Over lead manager Mary Ellen Stanek's impressive tenure from October 2000 through January 2020, the strategy's 5.4% annualized return outpaced its Bloomberg Barclays U.S. Aggregate Bond Index benchmark by 48 basis points and nearly 90% of its distinct intermediate core bond category peers. On the one hand, the strategy's volatility, as measured by standard deviation, was a note higher than the bogy over the period, owing in part to a greater proclivity for credit relative to U.S. Treasuries. Yet, on a risk-adjusted basis, as measured by the Sharpe ratio, the strategy dominated nearly 95% of its rivals.

The portfolio's bias to corporate credit has given it a long-term advantage against both index and typical peer, but it has also contributed to short-term volatility in swooning credit markets. Over the most painful span of the 2008 global financial crisis (September through November), for example, the strategy plummeted 4.4%, far more than the index's 0.5% loss and its typical peer's 1.6% dip over the same period. Despite that drubbing, in stress periods since--including both the commodity-related sell-off of June 2015 through February 2016 and the broad market sell-off over the fourth quarter of 2018--this strategy's returns remained resilient and landed in the middle of its category cohort.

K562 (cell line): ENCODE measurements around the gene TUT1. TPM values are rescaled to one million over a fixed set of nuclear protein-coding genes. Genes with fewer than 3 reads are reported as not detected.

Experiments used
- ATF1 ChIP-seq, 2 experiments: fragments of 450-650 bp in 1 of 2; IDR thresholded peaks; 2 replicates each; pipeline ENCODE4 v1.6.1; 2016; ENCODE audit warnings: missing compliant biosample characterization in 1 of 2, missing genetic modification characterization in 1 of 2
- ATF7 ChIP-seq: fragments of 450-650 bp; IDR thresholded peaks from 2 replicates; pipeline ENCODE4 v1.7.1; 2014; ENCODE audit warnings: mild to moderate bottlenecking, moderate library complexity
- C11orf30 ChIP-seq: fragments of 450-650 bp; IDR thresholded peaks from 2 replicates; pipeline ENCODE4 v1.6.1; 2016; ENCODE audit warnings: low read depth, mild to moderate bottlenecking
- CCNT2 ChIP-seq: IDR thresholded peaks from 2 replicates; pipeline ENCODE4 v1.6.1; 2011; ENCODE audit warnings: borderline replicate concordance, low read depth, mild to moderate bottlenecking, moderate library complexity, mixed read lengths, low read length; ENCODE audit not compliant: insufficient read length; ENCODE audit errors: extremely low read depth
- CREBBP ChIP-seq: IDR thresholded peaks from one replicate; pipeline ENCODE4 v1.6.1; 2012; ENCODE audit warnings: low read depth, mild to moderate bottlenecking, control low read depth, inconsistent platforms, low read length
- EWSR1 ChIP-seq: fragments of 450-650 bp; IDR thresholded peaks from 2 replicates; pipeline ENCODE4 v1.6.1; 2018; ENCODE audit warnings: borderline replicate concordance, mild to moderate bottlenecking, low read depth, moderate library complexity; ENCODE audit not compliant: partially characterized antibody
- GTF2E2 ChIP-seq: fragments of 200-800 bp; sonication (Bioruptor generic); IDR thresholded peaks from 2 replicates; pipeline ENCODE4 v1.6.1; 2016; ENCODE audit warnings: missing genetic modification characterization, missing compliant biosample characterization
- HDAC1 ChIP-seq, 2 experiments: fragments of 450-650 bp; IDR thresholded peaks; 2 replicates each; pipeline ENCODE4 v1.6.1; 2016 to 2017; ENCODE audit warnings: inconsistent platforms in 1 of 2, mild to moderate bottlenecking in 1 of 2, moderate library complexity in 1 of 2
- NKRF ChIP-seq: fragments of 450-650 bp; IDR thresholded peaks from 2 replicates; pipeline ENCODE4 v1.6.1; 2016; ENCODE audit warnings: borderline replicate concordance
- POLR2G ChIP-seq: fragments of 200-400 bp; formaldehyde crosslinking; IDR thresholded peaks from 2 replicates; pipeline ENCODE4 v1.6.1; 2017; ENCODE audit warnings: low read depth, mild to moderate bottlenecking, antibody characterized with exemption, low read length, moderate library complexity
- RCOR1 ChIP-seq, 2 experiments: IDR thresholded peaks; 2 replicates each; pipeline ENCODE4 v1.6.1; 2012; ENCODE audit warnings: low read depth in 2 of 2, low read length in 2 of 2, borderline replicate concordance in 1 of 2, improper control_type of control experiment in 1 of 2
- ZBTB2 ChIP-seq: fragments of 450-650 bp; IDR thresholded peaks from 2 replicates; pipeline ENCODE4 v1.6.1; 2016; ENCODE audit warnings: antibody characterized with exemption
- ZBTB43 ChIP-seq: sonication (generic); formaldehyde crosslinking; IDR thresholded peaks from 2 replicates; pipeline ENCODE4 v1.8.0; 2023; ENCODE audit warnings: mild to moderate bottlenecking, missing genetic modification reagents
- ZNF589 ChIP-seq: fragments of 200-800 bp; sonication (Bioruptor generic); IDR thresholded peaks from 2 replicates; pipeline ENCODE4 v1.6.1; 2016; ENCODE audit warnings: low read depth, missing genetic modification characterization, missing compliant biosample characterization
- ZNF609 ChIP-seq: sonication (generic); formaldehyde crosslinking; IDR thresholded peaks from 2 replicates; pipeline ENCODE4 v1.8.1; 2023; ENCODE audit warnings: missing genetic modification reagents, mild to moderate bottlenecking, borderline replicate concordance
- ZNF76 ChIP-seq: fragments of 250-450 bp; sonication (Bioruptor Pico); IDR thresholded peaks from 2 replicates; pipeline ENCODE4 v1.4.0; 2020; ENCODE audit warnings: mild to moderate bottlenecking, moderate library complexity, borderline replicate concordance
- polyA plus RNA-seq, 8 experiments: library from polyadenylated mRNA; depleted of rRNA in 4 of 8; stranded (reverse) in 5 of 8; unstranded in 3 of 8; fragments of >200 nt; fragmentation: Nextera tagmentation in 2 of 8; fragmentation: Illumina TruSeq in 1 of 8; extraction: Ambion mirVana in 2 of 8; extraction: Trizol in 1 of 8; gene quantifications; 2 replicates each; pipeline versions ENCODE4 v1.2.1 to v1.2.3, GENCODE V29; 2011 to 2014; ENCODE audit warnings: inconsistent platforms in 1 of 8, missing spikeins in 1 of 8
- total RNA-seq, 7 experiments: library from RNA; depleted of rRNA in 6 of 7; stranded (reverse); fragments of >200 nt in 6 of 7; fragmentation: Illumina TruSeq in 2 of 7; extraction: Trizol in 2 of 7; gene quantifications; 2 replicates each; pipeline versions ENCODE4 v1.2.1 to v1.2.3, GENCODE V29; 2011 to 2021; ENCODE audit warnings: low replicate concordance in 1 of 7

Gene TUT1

It's critical to evaluate expenses, as they come directly out of returns. The share class on this report levies a fee that ranks in its category's cheapest quintile. Based on our assessment of the fund's People, Process, and Parent Pillars in the context of these fees, we think this share class will be able to deliver positive alpha relative to the category benchmark index, explaining its Analyst Rating of Gold.

Gabriel Denis does not own (actual or beneficial) shares in any of the securities mentioned above. Find out about Morningstar’s editorial policies.